Tuesday, July 23, 2024

Why isn’t there cilantro on my tacos? Skyrocketing prices affect food vendors

First introduced by the Spanish in the 16th century, cilantro is a quintessential part of traditional Mexican dishes, from salsas to tacos to chilaquiles and soups.

As the price of cilantro in Mexico has risen steeply in the past month, some restaurants and vendors are having to cut back on using it, to the disappointment of their customers.

In a report by El País newspaper, a taco vendor in Mexico City told a customer who asked for cilantro on her tacos that he could only serve it mixed with onion, since it’s so expensive right now.

The newspaper reported that in the wholesale market in Iztapalapa borough, the price for a five-kilogram bushel of cilantro went from 130 pesos to 450 pesos in the last 30 days, according to data from the Economy Ministry.

According to the most recent inflation data from the national statistics agency INEGI — the annual headline inflation rate in May rose for a third consecutive month to 4.69%, driven by rising food costs — the price of cilantro in Mexico quadrupled between early May and early June.

Why is cilantro getting so expensive?

Multiple climate factors are impacting cilantro harvests, including drought, hail storms and extreme heat. Another factor is the presence of pests, particularly aphids.

Rows of cilantro on a farm in Puebla
Drought, extreme heat and hail storms all contributed to crop failures in major cilantro-producing states, including Puebla and Hidalgo. (Senasica)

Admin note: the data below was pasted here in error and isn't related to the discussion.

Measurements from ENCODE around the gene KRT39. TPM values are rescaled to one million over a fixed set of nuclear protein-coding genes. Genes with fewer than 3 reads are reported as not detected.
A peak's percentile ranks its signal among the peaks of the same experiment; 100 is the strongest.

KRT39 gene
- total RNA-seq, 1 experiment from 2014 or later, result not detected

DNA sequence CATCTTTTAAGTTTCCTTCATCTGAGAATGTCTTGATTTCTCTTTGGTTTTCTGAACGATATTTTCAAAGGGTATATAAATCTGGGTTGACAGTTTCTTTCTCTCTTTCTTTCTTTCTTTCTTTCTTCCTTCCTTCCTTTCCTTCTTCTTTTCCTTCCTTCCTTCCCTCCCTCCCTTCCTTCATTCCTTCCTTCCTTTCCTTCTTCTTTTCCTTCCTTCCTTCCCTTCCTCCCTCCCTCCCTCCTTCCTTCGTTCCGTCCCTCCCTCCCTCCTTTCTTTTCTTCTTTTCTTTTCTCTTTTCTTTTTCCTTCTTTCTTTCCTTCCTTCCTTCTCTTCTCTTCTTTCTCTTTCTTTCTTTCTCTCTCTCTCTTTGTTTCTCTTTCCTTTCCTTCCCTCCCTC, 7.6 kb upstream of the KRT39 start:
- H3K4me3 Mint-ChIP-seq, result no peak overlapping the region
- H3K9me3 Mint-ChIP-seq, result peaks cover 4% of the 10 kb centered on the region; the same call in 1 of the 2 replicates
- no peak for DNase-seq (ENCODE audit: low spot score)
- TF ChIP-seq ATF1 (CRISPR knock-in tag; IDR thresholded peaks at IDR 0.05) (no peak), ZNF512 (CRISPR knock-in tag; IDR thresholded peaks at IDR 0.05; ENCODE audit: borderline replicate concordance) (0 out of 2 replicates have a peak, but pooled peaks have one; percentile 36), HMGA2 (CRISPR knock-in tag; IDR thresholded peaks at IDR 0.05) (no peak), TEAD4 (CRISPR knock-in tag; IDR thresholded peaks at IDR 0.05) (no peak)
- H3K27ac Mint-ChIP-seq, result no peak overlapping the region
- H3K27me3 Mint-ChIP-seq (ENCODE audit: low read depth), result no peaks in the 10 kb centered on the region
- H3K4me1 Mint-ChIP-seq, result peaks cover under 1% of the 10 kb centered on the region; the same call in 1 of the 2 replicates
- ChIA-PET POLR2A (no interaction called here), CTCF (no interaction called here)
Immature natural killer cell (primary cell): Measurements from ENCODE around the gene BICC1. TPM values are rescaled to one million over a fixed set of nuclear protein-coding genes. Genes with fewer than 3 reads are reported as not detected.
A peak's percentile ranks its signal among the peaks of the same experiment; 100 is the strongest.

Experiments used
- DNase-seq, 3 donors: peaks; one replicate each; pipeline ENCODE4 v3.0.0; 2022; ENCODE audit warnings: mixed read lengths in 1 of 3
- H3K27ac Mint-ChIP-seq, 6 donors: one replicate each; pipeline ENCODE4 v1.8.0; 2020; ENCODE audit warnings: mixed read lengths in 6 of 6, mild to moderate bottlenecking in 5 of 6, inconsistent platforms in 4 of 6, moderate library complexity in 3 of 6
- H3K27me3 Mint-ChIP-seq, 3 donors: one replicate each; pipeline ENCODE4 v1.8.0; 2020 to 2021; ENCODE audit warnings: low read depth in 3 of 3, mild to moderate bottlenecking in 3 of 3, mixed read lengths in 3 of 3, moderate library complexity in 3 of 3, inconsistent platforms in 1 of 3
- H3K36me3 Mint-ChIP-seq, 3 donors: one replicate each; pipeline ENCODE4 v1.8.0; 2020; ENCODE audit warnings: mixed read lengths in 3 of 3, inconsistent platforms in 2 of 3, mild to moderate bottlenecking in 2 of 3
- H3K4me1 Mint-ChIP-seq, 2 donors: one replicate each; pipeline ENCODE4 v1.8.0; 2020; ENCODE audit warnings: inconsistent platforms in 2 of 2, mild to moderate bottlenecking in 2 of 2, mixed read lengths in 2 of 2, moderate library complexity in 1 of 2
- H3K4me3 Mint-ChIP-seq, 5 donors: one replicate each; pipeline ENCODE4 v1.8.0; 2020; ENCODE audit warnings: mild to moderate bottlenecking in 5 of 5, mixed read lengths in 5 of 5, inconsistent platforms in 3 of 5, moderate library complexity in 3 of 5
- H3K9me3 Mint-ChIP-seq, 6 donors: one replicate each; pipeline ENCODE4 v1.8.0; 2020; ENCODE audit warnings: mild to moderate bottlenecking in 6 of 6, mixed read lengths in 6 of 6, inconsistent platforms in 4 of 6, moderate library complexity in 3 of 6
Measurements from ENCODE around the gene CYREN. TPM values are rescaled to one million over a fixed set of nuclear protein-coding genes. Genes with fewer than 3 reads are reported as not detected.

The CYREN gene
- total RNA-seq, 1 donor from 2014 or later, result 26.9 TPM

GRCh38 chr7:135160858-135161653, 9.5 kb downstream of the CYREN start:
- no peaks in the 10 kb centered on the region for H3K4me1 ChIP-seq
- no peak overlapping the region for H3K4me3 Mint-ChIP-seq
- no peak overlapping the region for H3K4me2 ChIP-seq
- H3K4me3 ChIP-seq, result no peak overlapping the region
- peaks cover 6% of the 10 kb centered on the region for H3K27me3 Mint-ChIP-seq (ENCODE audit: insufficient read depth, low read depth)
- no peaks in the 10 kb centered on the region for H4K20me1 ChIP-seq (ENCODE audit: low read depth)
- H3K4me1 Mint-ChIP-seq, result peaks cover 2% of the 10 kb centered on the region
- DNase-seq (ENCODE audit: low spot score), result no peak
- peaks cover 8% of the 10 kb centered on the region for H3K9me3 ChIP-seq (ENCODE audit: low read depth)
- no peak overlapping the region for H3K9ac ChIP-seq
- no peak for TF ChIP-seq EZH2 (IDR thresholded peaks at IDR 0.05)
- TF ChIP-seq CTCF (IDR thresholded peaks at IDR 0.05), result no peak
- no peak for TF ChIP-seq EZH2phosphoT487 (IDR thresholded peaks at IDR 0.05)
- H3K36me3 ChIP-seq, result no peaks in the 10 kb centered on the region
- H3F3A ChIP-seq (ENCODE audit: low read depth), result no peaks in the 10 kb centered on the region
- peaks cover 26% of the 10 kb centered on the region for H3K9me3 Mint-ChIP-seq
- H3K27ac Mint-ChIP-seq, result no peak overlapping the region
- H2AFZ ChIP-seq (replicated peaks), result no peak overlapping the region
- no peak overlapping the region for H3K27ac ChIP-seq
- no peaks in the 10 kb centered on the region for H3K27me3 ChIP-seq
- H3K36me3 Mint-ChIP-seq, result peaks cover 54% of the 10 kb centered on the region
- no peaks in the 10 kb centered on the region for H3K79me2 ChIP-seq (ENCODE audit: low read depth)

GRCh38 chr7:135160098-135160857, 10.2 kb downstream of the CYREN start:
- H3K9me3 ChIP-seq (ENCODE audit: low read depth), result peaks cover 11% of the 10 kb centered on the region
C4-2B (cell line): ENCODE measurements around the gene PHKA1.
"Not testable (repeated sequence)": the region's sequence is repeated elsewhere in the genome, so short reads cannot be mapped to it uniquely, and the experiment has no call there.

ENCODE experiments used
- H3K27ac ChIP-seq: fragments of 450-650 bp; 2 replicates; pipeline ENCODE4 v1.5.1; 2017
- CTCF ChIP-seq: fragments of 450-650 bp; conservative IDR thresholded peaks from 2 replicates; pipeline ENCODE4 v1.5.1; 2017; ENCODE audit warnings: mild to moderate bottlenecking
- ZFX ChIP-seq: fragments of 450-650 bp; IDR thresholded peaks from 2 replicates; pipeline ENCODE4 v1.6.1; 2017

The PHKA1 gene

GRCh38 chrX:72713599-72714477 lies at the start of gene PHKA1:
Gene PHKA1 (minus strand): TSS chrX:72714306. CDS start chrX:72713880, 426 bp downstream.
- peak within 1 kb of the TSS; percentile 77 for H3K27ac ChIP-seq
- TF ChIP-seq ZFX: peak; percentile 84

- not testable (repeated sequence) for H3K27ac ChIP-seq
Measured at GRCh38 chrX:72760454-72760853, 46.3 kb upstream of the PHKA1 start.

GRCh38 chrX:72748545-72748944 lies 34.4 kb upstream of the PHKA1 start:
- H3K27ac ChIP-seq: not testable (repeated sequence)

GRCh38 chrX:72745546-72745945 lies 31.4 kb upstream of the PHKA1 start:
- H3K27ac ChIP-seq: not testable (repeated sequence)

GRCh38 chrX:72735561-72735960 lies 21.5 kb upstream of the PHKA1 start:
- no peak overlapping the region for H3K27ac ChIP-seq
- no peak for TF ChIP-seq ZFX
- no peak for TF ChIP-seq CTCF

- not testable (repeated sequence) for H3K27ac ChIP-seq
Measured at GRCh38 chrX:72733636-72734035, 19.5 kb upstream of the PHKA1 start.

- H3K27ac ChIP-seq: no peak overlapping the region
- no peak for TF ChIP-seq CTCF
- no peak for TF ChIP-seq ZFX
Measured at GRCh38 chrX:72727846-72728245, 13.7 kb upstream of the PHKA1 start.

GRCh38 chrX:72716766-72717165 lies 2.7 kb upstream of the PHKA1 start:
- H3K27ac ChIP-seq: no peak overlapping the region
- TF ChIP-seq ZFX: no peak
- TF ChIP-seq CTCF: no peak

The state of Puebla leads Mexico in cilantro production, with more than 40% of the market. In explaining the price increase, Puebla’s Rural Development Ministry (SDR) pointed to a series of hail storms in April and May that affected up to 60% of all crops in the region, including cilantro, corn, chili, green beans and broccoli.

The presence of aphids — a problem that began three years ago — has also contributed to shortages of the popular herb. The SDR said that aphid infestations led to the loss of 1,000 hectares of cilantro over the past two months.

The pests stunt the growth of cilantro, leading to total crop loss and lower yields, explained Agustín Navarro, a Puebla producer who spoke to the news magazine Forbes México.

Navarro also said that “all the best quality cilantro goes for export” and that up to 80% of the cilantro produced in Puebla is exported to the United States.

Another factor prompting the price increase is that producers are having to spend more on fertilizers and agrochemicals, and hire extra labor to protect the cilantro from pests. These conditions have led some Puebla producers to opt not to plant the herb this summer.

In the state of Hidalgo, another top cilantro producer, extended drought has stunted production. Extreme heat has also made the crop less robust, and unable to withstand transportation to supply centers.

With reports from El País, Forbes México and Mexico Business News

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